By Bridgette Webb
Online ticketing service Eventbrite has filed to go public in a plan to raise $200 million through its IPO. And for Wall Street Journal reporter Katie Roof, now is the time for other companies to follow suit.
Roof said Friday in an interview on Cheddar the bull market is drawing companies to market. "I think for any company interested in going public, right now would be a good time," she said.
Founded 12 years ago by married couple Julia and Kevin Hartz, Eventbrite offers ticketing services and personalized event invitations.
With its IPO, the company will join a group of tech names that took to the markets this year, including Spotify, Dropbox, and DocuSign.
But it's not necessarily all uphill from here.
Eventbrite faces imposing competition from large ticketing companies like Ticketmaster owner Live Nation and personal invitation platforms like Evite and Paperless Post.
And, of course, there's always a chance that tech heavyweights like Facebook and Google will enter Eventbrite's lane.
Adding to the complexity, Facebook is a key distribution partner for Eventbrite. That actually creates risk, since Facebook has the power to change features that Eventbrite may need for its success. For example, the social media platform recently removed a feature that allowed creators to include multiple hosts on a single event. The decision was a poor one for Eventbrite; fewer hosts means fewer guest invites, limiting the potential revenue that could be brought in.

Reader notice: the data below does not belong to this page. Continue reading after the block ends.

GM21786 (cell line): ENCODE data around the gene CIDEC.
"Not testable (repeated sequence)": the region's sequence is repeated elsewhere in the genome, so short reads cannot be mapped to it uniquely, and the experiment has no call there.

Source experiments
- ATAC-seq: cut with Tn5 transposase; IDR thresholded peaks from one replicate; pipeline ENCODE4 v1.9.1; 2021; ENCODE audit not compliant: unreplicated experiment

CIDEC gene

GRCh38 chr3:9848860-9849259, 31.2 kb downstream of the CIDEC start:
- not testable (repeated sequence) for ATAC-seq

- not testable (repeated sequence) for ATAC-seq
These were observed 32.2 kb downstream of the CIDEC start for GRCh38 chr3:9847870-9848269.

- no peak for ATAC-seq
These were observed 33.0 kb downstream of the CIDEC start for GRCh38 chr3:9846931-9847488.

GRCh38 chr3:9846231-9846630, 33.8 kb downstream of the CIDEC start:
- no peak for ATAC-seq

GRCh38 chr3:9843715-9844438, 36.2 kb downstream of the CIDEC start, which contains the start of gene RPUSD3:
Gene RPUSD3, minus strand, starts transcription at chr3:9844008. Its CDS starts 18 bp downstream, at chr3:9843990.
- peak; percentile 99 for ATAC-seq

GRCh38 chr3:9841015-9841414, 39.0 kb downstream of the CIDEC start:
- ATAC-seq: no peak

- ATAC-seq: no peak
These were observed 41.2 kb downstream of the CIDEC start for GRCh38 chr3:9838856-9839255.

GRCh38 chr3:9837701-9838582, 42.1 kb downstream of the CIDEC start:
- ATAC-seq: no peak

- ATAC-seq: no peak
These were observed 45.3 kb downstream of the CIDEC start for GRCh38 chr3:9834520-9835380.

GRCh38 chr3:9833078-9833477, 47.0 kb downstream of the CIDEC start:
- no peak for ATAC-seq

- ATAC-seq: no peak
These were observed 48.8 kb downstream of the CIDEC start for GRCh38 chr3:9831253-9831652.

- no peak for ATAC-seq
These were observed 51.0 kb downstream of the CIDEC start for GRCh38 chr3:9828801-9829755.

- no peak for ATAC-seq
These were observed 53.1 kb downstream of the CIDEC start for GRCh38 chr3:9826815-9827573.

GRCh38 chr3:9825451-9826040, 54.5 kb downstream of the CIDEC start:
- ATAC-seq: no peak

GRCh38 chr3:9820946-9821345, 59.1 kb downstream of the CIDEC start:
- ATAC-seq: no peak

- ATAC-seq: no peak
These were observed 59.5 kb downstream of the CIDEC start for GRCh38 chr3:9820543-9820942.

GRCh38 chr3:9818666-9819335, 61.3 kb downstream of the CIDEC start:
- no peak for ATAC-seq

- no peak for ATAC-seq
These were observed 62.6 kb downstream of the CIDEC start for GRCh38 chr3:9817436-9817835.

The company hasn't been profitable yet, but Roof said it's not a deterrent for some investors.
"The revenue is growing, they are on track to hit over $200 million in revenue this year," she said.
"Sometimes Wall Street investors are not so concerned with profitability as long as they see top-line growth."
For full interview [click here] (https://cheddar.com/videos/eventbrite-files-for-ipo).